Want to Support KCMSD Success?

You probably don’t know the name Ron Martz, or understand his role in the formation of some of the Kansas City Metropolitan School District’s best and brightest youths. No, he’s not one of the bickering School Board members, nor one of the superintendents who have come and gone.

He’s just a band teacher.

But, in his role as the band teacher at Lincoln Prep, Ron Martz has brought discipline and practice and talent to life in children who are at that crucial age when they start either abandoning dreams of greatness or fitting them into their deepest self-images. Through music, he reaches into kids’ dreams and offers a score for their success. I don’t know how many professional musicians he has taught (though I’m sure there have been a few), but I know for a fact that he has taught kids whose self-confidence, bolstered by their demonstrated ability to master a musical instrument, has walked with them on college campuses from Harvard to Penn Valley, and helped them achieve far more than the newspapers and civic talk would allow them to dream.

Yes, I’m a little emotional on this topic, because I’ve seen him take groups of kids and transform them from unruly, surly mini-gangs into polished orchestras and bands.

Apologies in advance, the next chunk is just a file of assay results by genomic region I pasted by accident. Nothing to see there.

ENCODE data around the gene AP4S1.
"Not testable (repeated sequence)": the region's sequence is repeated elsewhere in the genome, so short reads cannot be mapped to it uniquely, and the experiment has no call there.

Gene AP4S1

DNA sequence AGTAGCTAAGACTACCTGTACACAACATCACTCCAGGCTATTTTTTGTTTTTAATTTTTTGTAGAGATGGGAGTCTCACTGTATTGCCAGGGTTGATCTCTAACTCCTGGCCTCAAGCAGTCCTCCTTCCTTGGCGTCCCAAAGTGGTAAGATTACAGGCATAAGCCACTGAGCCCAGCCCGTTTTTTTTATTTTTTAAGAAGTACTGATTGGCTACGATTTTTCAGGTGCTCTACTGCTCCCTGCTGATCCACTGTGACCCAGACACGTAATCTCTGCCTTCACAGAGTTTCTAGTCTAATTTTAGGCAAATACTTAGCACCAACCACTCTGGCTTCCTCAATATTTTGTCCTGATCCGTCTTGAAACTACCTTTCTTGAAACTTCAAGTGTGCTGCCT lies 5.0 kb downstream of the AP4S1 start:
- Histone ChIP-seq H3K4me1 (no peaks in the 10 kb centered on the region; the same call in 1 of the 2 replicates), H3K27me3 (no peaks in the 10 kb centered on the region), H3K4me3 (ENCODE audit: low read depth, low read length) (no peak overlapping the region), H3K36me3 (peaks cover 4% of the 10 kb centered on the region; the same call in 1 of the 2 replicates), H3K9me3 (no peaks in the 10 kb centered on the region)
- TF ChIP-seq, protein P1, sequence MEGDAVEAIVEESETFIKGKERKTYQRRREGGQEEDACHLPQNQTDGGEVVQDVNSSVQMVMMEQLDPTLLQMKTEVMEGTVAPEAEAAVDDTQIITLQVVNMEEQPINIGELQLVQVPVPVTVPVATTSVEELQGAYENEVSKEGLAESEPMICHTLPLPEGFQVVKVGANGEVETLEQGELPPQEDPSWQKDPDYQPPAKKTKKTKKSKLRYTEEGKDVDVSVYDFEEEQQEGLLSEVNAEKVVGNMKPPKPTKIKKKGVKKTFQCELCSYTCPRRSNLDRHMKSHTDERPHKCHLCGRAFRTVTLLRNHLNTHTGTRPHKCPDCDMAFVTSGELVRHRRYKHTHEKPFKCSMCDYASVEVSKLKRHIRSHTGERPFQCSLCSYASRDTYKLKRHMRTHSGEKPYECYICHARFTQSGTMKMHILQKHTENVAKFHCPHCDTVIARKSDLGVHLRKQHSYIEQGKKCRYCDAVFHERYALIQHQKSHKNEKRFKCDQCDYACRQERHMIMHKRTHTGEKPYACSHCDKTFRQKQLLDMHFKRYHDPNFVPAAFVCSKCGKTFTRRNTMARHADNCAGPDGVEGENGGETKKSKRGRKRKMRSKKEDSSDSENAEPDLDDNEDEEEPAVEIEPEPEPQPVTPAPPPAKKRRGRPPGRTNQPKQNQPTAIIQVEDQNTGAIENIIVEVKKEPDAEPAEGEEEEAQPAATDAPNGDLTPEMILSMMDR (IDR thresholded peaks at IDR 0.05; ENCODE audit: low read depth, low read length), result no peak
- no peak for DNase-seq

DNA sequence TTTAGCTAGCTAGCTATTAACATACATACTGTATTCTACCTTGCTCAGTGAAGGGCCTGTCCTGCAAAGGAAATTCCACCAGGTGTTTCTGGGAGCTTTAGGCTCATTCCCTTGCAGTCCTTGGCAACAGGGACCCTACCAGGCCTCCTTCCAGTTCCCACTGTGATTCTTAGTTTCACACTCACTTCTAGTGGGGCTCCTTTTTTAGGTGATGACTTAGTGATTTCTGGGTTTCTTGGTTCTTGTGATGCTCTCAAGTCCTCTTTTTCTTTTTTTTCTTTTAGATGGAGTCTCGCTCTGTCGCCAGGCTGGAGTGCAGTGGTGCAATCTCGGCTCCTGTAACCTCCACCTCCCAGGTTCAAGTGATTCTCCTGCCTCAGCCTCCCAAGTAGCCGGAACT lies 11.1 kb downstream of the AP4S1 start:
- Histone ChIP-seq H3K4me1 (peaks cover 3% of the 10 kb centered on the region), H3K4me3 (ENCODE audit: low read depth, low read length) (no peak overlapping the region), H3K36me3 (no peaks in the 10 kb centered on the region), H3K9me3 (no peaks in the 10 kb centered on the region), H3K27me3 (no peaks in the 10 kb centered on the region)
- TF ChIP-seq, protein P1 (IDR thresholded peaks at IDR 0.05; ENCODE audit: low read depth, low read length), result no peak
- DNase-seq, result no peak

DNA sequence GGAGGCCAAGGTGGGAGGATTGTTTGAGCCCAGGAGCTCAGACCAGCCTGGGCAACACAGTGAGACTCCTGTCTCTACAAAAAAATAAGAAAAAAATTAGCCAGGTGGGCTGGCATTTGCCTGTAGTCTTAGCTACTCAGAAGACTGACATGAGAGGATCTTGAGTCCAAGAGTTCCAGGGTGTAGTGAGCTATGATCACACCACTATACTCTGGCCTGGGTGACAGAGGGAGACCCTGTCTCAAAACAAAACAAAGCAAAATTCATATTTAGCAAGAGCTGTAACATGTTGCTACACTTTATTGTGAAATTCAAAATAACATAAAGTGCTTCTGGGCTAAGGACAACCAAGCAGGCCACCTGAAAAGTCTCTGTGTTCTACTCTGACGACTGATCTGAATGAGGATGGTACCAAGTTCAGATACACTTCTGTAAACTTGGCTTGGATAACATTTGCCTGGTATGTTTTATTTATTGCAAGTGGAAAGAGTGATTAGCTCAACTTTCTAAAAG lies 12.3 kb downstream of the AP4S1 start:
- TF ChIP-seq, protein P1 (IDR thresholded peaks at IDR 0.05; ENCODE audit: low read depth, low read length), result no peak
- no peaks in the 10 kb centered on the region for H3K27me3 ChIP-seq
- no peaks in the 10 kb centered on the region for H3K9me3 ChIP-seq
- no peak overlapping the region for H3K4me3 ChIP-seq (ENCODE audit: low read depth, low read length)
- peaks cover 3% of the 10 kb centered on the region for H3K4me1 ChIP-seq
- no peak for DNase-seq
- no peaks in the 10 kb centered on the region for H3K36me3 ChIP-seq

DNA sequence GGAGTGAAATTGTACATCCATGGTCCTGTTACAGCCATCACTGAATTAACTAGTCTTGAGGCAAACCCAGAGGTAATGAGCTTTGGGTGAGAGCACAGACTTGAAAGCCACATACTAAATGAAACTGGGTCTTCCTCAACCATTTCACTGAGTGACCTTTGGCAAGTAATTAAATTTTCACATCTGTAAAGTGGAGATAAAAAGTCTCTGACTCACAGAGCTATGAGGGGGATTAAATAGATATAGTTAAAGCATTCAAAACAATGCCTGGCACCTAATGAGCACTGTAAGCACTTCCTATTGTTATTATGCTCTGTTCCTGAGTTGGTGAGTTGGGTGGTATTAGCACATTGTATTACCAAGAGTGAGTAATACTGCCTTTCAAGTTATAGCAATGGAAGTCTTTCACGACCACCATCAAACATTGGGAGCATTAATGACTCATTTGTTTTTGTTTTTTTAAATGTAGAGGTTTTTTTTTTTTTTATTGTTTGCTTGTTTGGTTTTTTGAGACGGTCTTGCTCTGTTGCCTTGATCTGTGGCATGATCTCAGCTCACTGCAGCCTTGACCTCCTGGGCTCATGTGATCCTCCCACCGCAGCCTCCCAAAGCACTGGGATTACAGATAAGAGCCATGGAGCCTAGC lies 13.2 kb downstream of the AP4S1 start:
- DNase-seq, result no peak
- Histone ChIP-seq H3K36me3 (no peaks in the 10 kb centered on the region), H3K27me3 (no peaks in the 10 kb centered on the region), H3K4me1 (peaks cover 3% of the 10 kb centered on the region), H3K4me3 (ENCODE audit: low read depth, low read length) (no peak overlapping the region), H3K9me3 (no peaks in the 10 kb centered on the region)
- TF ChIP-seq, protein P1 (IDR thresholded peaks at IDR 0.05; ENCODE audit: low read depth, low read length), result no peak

Two years ago, two Lincoln students submitted their audition tapes to Carnegie Hall’s National Youth Wind Ensemble competition – and both were selected! The Carnegie Hall staff said they couldn’t recall a time when 2 high school students were selected from the same school in the same year. So last year, four more students submitted audition tapes (these are audio—it’s a “blind” audition) and were selected to be part of this National Youth Wind Ensemble this year. The artistic director of Carnegie Hall contacted Ron Martz, the director of Lincoln’s band program, and basically invited Martz to bring the entire Wind Ensemble to New York. High school bands and choirs from around the country travel to New York for this program each year, but they are overwhelmingly suburban schools. Most urban schools just can’t pull together the resources, even if they have the talent to be invited.


The budget for the trip – bus, hotels, fees, meals, insurance, all that stuff – is about $75,000, and they already have $30,000.

Are you setting up a Holiday Party for your office? How about arranging a few of these students to entertain, and making a contribution to the trip? Do you have a hard-to-shop-for relative? How about making a donation on his or her behalf? If you are fortunate enough to be in a position to donate all or a substantial portion of the $45,000, you could get the kids back into the practice room instead of out with their parents working the concession stands at the Sprint Center and Arrowhead or selling $1 donuts and candy bars. Here is a link to the web page that tells you how to make a donation.

Even if you don’t have a nickel to offer, though, come out to the Winter Concert on Wednesday, Dec. 17, at 7 p.m. at Lincoln College Prep High School, 2111 Woodland Avenue. Offer your applause and appreciation for some great young musicians and their outstanding leader.

They deserve it.

Leave a Reply